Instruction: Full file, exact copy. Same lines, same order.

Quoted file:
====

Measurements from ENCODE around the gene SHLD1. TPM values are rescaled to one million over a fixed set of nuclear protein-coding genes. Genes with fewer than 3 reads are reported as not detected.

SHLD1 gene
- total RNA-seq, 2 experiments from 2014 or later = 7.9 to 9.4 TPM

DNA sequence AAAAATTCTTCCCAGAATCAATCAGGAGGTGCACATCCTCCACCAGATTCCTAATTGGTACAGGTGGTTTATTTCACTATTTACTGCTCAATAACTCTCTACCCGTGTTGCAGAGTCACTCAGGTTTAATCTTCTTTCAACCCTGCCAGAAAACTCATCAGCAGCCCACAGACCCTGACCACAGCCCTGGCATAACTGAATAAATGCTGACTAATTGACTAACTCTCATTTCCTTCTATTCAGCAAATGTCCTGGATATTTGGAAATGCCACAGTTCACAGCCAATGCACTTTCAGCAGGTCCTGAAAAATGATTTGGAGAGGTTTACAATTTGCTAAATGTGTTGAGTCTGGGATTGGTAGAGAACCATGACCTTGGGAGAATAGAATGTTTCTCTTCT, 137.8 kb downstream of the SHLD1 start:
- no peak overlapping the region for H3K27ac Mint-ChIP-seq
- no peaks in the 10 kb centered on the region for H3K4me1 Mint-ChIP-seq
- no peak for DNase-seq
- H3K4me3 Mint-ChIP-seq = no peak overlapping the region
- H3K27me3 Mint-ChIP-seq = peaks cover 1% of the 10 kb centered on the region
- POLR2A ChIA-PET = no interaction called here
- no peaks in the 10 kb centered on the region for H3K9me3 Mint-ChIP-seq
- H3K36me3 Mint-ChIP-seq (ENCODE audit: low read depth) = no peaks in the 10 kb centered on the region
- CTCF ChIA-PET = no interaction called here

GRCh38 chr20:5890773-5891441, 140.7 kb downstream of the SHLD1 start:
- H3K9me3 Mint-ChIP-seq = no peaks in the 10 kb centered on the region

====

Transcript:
Measurements from ENCODE around the gene SHLD1. TPM values are rescaled to one million over a fixed set of nuclear protein-coding genes. Genes with fewer than 3 reads are reported as not detected.

SHLD1 gene
- total RNA-seq, 2 experiments from 2014 or later = 7.9 to 9.4 TPM

DNA sequence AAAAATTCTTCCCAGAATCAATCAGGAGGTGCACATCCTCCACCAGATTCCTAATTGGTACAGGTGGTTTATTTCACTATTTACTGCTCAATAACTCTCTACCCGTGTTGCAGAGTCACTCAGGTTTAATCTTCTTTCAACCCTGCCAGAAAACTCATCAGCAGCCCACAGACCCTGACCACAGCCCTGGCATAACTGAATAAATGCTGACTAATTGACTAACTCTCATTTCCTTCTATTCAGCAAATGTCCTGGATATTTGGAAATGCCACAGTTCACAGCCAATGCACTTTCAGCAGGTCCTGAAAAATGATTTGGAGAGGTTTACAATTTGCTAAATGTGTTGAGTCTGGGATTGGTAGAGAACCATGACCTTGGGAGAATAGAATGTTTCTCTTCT, 137.8 kb downstream of the SHLD1 start:
- no peak overlapping the region for H3K27ac Mint-ChIP-seq
- no peaks in the 10 kb centered on the region for H3K4me1 Mint-ChIP-seq
- no peak for DNase-seq
- H3K4me3 Mint-ChIP-seq = no peak overlapping the region
- H3K27me3 Mint-ChIP-seq = peaks cover 1% of the 10 kb centered on the region
- POLR2A ChIA-PET = no interaction called here
- no peaks in the 10 kb centered on the region for H3K9me3 Mint-ChIP-seq
- H3K36me3 Mint-ChIP-seq (ENCODE audit: low read depth) = no peaks in the 10 kb centered on the region
- CTCF ChIA-PET = no interaction called here

GRCh38 chr20:5890773-5891441, 140.7 kb downstream of the SHLD1 start:
- H3K9me3 Mint-ChIP-seq = no peaks in the 10 kb centered on the region